In addition, the project will allow an assessment of the cost effectiveness of walking programs for the elderly, and whether the money spent on such programs can help reduce medical expenses for injuries and illness that might otherwise result from lack of adequate physical activity.
As life expectancy increases in the United States, the care of older adults has become a major issue for clinical practice as well as public health policy. Average life expectancy today is 77.7 years almost seven years more than in 1970, according to CDC data.
As adults age, many lose vitality and the inclination or ability to engage in physical activities as simple as walking. Older adults ages 60 to 85 spend almost 60 percent of their time more than eight of their waking hours in sedentary behaviors, according to data from the National Health and Nutrition Examination Survey.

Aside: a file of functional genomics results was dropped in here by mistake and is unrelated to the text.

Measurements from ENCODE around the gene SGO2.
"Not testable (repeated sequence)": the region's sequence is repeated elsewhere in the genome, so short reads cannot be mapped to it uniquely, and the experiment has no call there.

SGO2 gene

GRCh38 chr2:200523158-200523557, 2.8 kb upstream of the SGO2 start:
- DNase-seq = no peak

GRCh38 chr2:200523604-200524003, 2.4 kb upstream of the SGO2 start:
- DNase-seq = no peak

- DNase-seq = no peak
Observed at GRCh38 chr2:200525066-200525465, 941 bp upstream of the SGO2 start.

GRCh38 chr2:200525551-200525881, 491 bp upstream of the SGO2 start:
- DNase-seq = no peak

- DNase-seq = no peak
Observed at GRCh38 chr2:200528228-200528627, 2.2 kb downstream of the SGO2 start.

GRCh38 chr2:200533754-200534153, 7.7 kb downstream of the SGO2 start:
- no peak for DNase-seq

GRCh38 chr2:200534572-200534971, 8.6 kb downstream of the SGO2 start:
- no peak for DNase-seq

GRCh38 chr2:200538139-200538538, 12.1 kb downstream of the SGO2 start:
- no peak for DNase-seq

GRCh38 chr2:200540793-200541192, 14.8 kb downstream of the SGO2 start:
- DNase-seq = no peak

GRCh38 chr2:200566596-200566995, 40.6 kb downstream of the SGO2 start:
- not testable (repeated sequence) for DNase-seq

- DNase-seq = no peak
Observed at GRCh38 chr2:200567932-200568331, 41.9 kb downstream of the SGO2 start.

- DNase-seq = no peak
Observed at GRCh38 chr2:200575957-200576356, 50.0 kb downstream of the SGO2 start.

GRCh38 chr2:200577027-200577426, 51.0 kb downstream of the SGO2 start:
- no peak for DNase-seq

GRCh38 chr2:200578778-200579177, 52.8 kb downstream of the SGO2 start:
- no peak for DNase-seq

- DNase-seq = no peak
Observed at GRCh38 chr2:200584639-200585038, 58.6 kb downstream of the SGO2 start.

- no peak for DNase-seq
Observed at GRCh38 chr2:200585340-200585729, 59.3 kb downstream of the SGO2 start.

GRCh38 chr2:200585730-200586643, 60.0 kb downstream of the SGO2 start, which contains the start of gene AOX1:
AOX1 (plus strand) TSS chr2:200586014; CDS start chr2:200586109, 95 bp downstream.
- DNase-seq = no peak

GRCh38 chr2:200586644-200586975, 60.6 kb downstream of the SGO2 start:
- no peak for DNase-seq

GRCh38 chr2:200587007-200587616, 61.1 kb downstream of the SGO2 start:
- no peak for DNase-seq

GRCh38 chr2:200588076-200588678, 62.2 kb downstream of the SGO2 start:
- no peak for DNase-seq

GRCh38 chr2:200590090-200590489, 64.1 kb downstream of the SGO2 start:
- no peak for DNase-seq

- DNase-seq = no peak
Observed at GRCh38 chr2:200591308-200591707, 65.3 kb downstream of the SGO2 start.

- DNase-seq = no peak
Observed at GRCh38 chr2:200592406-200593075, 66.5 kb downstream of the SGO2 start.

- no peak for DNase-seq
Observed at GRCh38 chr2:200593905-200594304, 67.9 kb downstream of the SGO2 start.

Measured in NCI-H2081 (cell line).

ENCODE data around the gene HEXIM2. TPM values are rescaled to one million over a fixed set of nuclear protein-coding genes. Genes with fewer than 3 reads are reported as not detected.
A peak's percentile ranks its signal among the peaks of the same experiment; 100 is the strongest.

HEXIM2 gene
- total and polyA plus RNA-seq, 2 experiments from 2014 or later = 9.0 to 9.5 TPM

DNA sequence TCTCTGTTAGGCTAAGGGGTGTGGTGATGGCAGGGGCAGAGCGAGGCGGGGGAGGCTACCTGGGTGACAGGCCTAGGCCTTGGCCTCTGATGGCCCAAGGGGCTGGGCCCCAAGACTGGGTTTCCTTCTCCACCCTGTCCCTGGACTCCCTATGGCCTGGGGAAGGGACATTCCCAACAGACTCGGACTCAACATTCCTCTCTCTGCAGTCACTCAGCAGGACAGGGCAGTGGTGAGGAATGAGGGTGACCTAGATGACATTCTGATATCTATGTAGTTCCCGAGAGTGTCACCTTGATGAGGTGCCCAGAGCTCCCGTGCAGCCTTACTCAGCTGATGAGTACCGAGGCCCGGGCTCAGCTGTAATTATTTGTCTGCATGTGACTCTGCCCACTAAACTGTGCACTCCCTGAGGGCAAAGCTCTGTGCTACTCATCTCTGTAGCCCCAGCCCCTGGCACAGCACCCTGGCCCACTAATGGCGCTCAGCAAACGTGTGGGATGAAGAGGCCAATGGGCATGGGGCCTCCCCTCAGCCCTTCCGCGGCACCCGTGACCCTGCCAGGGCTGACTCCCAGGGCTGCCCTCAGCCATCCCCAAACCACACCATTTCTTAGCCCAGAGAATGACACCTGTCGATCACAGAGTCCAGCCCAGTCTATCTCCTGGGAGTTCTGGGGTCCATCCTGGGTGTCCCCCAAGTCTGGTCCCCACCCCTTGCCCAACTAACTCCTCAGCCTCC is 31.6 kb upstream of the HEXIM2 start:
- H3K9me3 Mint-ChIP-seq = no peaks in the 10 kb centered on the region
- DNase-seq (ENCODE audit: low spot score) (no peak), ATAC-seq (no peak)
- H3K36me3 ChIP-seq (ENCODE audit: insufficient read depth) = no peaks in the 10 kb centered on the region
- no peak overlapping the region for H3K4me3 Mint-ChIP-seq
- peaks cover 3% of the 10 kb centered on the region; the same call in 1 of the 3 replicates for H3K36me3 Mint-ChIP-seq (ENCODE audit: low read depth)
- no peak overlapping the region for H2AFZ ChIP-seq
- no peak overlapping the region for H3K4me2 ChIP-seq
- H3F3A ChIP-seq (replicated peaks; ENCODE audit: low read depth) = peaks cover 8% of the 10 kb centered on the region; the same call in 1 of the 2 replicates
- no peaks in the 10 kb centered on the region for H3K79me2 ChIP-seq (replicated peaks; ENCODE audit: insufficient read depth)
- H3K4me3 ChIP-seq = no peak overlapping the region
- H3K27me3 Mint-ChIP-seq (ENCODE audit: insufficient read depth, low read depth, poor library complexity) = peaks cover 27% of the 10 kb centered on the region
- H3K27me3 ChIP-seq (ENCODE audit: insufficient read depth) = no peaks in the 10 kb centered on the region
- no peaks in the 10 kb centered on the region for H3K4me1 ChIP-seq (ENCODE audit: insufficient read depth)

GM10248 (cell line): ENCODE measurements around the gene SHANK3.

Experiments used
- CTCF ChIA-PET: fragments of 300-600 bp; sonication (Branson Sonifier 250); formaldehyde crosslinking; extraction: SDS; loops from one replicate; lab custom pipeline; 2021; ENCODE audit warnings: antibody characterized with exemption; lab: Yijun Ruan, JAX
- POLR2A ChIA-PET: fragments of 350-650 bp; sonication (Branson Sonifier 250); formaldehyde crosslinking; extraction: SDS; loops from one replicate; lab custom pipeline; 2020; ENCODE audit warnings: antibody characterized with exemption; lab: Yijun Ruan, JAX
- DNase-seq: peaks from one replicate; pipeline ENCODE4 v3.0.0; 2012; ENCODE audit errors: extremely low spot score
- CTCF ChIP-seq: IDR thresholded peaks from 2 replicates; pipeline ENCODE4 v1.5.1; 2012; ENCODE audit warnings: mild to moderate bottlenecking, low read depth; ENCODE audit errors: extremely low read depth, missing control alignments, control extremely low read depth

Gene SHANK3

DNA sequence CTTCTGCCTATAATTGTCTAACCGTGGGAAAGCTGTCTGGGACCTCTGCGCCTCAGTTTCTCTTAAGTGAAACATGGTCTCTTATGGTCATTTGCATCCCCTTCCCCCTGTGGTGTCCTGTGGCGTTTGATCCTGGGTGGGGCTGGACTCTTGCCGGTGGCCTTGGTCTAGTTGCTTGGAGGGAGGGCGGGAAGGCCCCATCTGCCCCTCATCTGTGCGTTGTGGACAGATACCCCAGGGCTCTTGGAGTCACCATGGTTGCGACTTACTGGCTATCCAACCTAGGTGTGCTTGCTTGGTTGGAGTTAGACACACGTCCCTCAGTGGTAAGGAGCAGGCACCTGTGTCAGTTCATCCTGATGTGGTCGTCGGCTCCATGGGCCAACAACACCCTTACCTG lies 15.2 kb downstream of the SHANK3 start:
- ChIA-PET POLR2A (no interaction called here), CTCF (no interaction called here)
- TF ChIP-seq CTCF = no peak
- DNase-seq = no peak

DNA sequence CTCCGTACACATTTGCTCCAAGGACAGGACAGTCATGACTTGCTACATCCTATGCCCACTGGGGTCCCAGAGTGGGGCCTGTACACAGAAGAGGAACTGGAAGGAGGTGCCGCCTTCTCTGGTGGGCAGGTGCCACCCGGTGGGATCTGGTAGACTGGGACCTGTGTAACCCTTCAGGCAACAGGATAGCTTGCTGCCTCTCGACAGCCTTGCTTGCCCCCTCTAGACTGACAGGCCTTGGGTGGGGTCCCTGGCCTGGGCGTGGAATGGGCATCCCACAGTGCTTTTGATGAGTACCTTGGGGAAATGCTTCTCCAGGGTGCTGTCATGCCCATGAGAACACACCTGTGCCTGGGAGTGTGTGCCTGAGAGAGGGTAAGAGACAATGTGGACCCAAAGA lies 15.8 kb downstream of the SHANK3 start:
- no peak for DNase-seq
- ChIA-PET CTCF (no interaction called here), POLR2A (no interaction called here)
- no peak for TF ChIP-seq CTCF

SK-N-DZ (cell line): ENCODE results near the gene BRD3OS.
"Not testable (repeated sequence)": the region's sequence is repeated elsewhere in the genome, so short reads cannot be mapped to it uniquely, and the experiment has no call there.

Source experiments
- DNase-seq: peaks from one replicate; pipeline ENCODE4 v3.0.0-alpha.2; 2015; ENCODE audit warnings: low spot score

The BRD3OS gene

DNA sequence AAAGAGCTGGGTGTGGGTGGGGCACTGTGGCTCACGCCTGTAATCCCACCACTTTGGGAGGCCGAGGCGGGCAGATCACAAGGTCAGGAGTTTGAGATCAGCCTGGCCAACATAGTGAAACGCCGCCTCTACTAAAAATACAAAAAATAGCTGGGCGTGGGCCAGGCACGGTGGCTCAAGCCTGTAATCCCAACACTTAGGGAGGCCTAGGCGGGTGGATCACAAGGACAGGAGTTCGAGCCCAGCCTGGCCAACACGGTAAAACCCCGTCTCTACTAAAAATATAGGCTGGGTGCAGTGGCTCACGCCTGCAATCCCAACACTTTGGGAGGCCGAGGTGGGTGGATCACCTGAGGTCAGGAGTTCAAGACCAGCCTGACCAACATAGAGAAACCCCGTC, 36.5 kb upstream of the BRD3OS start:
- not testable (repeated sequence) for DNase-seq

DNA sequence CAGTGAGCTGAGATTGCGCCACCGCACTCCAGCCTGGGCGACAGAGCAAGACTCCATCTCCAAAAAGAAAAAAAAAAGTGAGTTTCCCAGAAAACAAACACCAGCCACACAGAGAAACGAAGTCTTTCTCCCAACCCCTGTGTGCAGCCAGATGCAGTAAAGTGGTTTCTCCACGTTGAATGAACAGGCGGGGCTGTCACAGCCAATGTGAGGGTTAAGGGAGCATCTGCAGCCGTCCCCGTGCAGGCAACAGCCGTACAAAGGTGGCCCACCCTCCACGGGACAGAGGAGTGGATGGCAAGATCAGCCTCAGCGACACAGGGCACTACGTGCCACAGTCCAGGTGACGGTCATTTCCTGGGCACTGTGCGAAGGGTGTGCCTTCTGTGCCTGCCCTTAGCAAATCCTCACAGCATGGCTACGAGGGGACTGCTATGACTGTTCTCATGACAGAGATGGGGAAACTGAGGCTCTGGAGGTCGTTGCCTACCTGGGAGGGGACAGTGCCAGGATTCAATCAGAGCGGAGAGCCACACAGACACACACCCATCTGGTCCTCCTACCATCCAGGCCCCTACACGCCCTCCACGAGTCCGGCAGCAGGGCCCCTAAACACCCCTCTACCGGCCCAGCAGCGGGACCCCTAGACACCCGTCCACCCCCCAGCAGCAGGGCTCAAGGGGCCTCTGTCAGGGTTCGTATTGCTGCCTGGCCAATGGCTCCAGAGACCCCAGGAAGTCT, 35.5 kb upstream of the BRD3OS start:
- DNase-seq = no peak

The length of time spent in sedentary behaviors has been associated with increased risk of weight gain and various diseases, including diabetes and heart disease. And people who lose their mobility have higher rates of sickness, hospitalization and death than others who do not have disabilities.
"Limitations in walking ability compromise independence, and contribute to the need for assistive care," said Evan C. Hadley, M.D., director of NIA's Division of Geriatrics and Clinical Gerontology, whose program is overseeing the trial. "Older people with impaired walking are less likely to remain in the community, have higher rates of certain diseases and death, and experience a poorer quality of life. A successful intervention might help prevent these bad outcomes."
|Contact: Czerne M. Reid|
University of Florida